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How To Adapt Activities for Physical-Distancing Rules

There have been two primary waves of enquiries since the current health pandemic rocked the world. The first and most urgent was focused on “How do we adapt group activities for a virtual setting?” and the second asked, “How do we adapt group activities to respect physical-distancing protocols?”

This blog has shared many articles devoted to the first question (go here and here and here for starters) but now that some parts of the world are easing COVID19 restrictions, the second question is getting a lot more attention.

 

Unique Search Filters

 

Within the first month of the pandemic, we upgraded our activity search tool to add a Virtual filter to allow users to see only those activities which were suitable for online settings.

We did consider adding a similar search tool to filter those activities which had been adapted to suit physical (or social) distancing measures, but we stopped because we discovered our descriptions were getting repetitive. Consequently, we decided it was more effective to simply share a series of protocols that could apply to all activities.

 

Physical-Distancing Protocols

 

Note, I prefer to use the term “physical-distancing” rather than social distancing. Maybe they mean the same thing, but I prefer the former because I’m all about helping people connect – I do not want my groups to stop socialising, I just need them to keep their (physical) distance.

In the context of groups returning to an in-person (or face-to-face) format, I have considered the following 7 guidelines as helpful to keep my groups safe in what is being referred to as “COVID normal” – this is basically the same as accepting that we are going to have to live with the virus (rather than just hide from it.)

Please note, I am not a medical practitioner, nor am I an expert in infectious diseases. But for the most part, the protocols I share are considered best practice at this time. When in doubt, please refer to your local government regulations and protocols. The following guidelines are common sense, but in no way substitute your local laws and regulations.

 

1. Screen in Advance

Have a series of questions to ask every participant BEFORE they arrive or enter your premises. For example, you could ask these type of screening questions:

    • Have you returned from overseas travel (or a cruise ship) in the last 14 days?
    • Have you had any close contact with a COVID-19 positive case?
    • Do you have any flu-like symptoms?
    • Have you had, or do you live with someone who has recently had a COVID19 test?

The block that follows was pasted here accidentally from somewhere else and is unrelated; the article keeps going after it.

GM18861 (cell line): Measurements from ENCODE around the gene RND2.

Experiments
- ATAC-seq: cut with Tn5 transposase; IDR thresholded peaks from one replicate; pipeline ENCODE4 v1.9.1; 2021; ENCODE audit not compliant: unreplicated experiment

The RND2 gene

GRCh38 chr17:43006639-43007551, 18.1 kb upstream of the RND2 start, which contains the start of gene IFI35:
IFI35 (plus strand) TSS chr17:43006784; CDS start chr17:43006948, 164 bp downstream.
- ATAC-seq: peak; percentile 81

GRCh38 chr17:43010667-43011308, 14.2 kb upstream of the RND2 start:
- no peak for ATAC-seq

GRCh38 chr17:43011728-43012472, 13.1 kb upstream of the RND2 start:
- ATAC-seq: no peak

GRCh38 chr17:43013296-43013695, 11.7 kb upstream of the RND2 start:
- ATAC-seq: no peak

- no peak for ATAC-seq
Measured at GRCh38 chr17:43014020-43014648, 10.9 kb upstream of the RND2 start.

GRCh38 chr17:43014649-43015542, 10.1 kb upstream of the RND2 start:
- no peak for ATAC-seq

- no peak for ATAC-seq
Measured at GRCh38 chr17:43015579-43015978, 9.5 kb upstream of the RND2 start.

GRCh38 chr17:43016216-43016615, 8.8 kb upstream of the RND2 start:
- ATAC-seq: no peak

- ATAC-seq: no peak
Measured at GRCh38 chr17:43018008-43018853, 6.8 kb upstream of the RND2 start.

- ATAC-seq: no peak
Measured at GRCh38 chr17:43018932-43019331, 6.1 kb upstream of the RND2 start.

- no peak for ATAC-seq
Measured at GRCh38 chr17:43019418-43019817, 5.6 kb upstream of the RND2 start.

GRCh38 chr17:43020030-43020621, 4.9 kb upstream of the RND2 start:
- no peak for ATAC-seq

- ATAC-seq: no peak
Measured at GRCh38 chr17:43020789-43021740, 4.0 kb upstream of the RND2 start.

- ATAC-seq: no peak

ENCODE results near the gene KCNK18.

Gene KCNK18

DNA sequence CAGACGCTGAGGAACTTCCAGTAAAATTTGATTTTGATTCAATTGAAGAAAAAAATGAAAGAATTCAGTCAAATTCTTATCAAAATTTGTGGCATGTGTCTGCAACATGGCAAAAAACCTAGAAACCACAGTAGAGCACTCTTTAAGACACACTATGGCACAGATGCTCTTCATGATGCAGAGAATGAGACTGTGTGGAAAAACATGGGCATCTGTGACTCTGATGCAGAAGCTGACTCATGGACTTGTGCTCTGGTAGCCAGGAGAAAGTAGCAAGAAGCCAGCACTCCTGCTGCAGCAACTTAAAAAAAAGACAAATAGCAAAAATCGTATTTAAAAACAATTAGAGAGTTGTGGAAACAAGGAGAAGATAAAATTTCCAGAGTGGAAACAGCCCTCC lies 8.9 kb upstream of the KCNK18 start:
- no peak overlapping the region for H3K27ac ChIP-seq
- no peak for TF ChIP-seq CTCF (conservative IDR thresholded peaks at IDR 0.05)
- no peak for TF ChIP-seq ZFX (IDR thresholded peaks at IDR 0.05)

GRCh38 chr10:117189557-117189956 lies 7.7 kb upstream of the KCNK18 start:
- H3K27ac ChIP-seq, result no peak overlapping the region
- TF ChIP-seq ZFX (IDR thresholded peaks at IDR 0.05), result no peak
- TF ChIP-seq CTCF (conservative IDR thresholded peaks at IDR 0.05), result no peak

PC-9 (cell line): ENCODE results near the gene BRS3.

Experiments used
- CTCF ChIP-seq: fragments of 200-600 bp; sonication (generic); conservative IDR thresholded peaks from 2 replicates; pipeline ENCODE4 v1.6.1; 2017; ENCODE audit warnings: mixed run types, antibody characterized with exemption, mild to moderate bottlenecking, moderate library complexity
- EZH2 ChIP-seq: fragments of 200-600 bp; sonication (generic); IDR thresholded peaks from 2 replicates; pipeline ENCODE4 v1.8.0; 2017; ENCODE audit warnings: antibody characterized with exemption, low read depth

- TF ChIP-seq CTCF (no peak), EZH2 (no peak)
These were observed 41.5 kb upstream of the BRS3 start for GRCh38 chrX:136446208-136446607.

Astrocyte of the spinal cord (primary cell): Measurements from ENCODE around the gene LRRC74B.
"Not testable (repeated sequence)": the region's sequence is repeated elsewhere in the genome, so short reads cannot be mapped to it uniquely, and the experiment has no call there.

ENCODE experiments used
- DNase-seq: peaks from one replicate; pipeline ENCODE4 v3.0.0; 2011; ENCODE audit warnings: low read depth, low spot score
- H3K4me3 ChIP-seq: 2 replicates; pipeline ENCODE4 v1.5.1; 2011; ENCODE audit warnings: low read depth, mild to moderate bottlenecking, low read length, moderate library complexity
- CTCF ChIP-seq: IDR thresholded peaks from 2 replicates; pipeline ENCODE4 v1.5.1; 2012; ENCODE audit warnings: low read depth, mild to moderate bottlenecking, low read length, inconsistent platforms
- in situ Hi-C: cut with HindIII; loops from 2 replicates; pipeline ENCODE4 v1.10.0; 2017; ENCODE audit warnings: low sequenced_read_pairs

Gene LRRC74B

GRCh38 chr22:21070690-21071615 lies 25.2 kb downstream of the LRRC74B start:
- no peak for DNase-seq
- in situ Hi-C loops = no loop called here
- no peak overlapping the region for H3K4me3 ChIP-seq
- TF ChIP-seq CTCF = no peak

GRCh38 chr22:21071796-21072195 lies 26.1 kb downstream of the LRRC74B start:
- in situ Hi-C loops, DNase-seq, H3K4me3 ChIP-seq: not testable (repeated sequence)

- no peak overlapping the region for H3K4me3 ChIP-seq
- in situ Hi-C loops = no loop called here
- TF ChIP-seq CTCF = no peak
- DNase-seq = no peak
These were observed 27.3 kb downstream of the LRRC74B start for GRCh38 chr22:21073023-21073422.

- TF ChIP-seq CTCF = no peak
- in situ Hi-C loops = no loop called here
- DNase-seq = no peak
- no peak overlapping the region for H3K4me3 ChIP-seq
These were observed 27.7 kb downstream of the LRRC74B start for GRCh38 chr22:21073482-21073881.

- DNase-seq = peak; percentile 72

2. Record their Details

There are several free apps which allow for an easy check-in/registration process that build a record of those present in your group. This step is simple, often free and will make the task of contact tracing so much easier if you later discover an issue. For those in Australia, here’s a link to a free app which will allow your participants to simply scan a QR code, enter their name and phone number and they’re done.

3. Wear Masks

This is by far the simplest and most powerful precaution one can take to minimise the risk of spreading an infectious disease. Either ask your group to supply their own, or provide them yourself. Yes, they are a little inconvenient but masks are one of the most successful ways to reduce the spread of COVID19.

4. Wash Hands & Sanitise Regularly

Ask your group to wash their hands thoroughly before, during and after physical contact with other participants. Have a big bottle of sanitiser on hand and keep it very handy so it’s really easy for your group to access regularly.

5. Limit the Use of Props

When it comes to props and equipment, you have three options:

    • None – a no-prop style program will work for some, but clearly not all programs.
    • Keep to Yourself – either ask group members to bring their own equipment, or supply it to them and ask them not to share.
    • Sanitise or Recycle – in the case where you have no choice but to share certain props and equipment, minimise the level of sharing and then either collect the equipment at the end and not use it again (with another group) for a week or more, or sanitise it after use.

6. Keep 1.5 to 2 Metres Apart

This is easier said than done, especially in the context of interactive group games & activities. The key here is to minimise the number of times your group is in very close contact with each other. Adapt the parameters of your activities to limit these ‘interactive’ times to less than 15 minutes at any point in time. When you think about it, most activities can be conducted successfully with folks standing 1.5 to 2 metres apart. If closer proximity is required, ask your group to keep these times to a minimum, wear a mask and wash their hands soon after the exercise is complete.

7. Play Outdoors

If possible, move your group outside to benefit from ample airflow. However, this strategy will be either uncomfortable or not possible for many programs. In these cases, do whatever you can to provide ample ventilation, eg high-quality airconditioning or keep all windows/doors open.

 

If you need some help or guidance to adapt to a COVID19 normal setting, please reach out.

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